To install click the Add extension button. That's it.

The source code for the WIKI 2 extension is being checked by specialists of the Mozilla Foundation, Google, and Apple. You could also do it yourself at any point in time.

4,5
Kelly Slayton
Congratulations on this excellent venture… what a great idea!
Alexander Grigorievskiy
I use WIKI 2 every day and almost forgot how the original Wikipedia looks like.
Live Statistics
English Articles
Improved in 24 Hours
Added in 24 Hours
Languages
Recent
Show all languages
What we do. Every page goes through several hundred of perfecting techniques; in live mode. Quite the same Wikipedia. Just better.
.
Leo
Newton
Brights
Milds

Daniel B. Lucas

From Wikipedia, the free encyclopedia

Daniel Bedinger Lucas
DanielBLucas.png
Born(1836-03-16)March 16, 1836
Charles Town, Virginia
DiedJune 24, 1909(1909-06-24) (aged 73)
Charlestown, West Virginia
OccupationPoet, Soldier, Lawyer
NationalityAmerican
Period1865-1909

Daniel Bedinger Lucas (March 16, 1836, in Rion Hall near Charles Town, Virginia – June 24, 1909, in Charles Town, West Virginia), was an American poet and lawyer from West Virginia. He was the son of United States Senator William Lucas.

Biography

Daniel Lucas graduated from the University of Virginia and earned his law diploma from Washington College and graduated in 1856. He studied under Judge John W. Brockenbrough of Lexington and was admitted to the bar in 1859.[1] He served with General Henry A. Wise with the Confederates during the Civil War in the Kanawha campaign of 1861. Late in the war he escaped a blockade of Virginia to aid his college friend John Yates Beall, who had been arrested as a spy. He left Richmond on January 1, 1865, and crossed the Potomac River through the ice in a small skiff. He was not allowed to assist in the defense of Beall by General John Adams Dix, and resided in Canada some months.[2]

Beall was executed on Governor's Island in New York on February 24, 1865.[3] Unable to return to Virginia, Lucas composed his most famous poem The Land Where We Were Dreaming, shortly after the surrender of General Lee at Appomattox. His work often earned him the epithet "The Poet Laureate of the Lost Cause", an honor he shared with several other Southern writers. When he returned to West Virginia the proscription on ex-Confederates in the practice of law prevented him from resuming his career until 1870, when restrictions were lifted.[4][5] He returned to his law practice and was elected to the West Virginia Legislature from 1884 to 1887.

In 1887, he strongly opposed Johnson N. Camden, whom he considered an ally of Standard Oil.[6] This led Governor Emanuel Willis Wilson to appoint Daniel Lucas to the United States Senate. The legislature, however, decided instead to select Charles J. Faulkner. Governor Wilson appointed Lucas to the Supreme Court of Appeals on December 11, 1889. Lucas also served as President of the Court during his service.

Poetry

"The Land Where We Were Dreaming" was first published in the Montreal Gazette and was reprinted widely in the United States and England. It was dated "Chambly, June 1865".[7]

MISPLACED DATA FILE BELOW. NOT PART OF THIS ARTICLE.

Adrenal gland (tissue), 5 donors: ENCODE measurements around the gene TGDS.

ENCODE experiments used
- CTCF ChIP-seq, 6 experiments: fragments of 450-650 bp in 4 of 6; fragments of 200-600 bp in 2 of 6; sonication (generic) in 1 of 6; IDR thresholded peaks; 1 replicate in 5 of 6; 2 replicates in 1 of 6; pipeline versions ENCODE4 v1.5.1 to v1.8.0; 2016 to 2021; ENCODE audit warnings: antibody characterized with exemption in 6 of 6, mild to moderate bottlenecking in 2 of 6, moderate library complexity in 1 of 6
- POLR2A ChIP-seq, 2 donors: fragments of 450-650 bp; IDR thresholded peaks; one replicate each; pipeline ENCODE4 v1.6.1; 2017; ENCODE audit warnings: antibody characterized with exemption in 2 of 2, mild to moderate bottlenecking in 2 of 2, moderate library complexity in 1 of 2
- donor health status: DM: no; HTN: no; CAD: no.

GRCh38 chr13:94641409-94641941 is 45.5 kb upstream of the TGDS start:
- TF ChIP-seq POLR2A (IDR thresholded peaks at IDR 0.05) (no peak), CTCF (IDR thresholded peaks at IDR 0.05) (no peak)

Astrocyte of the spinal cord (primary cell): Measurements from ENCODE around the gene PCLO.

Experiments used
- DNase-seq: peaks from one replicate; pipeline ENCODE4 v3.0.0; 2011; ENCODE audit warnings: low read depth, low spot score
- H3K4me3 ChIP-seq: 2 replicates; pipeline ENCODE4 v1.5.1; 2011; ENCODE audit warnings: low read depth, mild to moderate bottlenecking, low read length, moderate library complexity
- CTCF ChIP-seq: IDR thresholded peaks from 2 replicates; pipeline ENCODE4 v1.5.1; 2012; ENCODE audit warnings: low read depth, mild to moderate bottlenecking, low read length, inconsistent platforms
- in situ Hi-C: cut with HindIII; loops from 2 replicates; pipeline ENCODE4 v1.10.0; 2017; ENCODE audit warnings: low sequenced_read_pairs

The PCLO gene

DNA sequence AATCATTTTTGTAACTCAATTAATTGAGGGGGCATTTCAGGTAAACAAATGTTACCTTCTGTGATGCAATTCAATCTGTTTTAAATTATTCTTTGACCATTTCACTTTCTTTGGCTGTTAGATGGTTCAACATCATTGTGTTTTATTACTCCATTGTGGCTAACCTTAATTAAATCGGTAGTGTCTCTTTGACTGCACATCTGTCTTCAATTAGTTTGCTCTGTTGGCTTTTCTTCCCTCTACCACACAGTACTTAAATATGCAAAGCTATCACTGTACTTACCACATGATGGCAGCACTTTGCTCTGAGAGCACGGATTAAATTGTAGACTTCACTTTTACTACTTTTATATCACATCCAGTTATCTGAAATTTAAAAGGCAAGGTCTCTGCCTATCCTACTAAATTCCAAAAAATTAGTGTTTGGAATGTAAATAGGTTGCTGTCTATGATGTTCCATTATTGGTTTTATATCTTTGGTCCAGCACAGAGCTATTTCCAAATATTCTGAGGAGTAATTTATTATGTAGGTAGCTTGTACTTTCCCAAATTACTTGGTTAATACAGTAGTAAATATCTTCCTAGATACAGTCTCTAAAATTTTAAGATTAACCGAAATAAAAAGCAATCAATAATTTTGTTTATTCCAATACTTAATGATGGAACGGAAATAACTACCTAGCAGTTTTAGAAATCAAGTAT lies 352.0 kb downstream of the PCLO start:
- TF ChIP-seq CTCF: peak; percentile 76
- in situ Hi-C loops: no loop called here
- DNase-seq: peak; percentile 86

His first collection of poems was published in 1869 as The Wreath of Eglantine. This volume also included other poetry inspired by the Lost Cause such as "Jefferson Davis", "Song of the South", "The Virginians Sit and Weep", as well as "The Land Where We Were Dreaming". His work on this theme resulted in frequent requests for memorial poems for dedications, such as the consecration of the Stonewall Cemetery in Winchester, Virginia in 1866, and the dedication of the Confederate Monument in Charlestown, West Virginia in 1871.[8] Further works included such poems as Jackson's Grave and A.P.Hill.

  • The Wreath of Eglantine, and Other Poems (Baltimore: Kelly, Piet & Company, 1869)
  • The Maid of Northumberland: A Dramatic Poem (New York: G.P. Putman's Sons, 1879)
  • Ballads and Madrigals (New York: Pollard & Moss, 1884)
  • The Land Where We Were Dreaming (Boston: Roger G. Badger/Gorham Press, 1913)

Prose

  • Memoir of John Yates Beall: His Life; Trial; Correspondence; Diary; and Private Manuscript Found among His Papers, including his own account of the raid on Lake Erie (Montreal: J. Lovell, 1865)
  • Nicaragua: War of the Filibusters (Richmond: B. F. Johnson Publishing Co., 1896)

External links

References

  1. ^ The West Virginia Encyclopedia, West Virginia Humanities Council, 2006, pg. 437
  2. ^ White, Robert, Col. Confederate Military History, Extended Edition, Vol. III West Virginia, Broadfoot Publishing Company, Wilmington, NC, 1987, pg. 227
  3. ^ Headley, John W. Confederate Operations in Canada and New York, Neale Publishing Company, 1906, pgs. 359-366
  4. ^ The West Virginia Encyclopedia, pg. 437
  5. ^ "Lucas, Daniel Bedinger, The Land Where We Were Dreaming, Richard G. Badger, Boston, 1913, pgs. iii-iv
  6. ^ Daniel Bedinger Lucas
  7. ^ Lucas, Daniel B. The Land Where We Were Dreaming, Richard G. Badger, Boston, 1913, pg. 227
  8. ^ Lucas, ibid, pgs. 19 & 185
Legal offices
Preceded by
Thomas C. Green
Justice for the Supreme Court of Appeals of West Virginia
1889–1892
Succeeded by
Marmaduke H. Dent
This page was last edited on 25 June 2020, at 21:29
Basis of this page is in Wikipedia. Text is available under the CC BY-SA 3.0 Unported License. Non-text media are available under their specified licenses. Wikipedia® is a registered trademark of the Wikimedia Foundation, Inc. WIKI 2 is an independent company and has no affiliation with Wikimedia Foundation.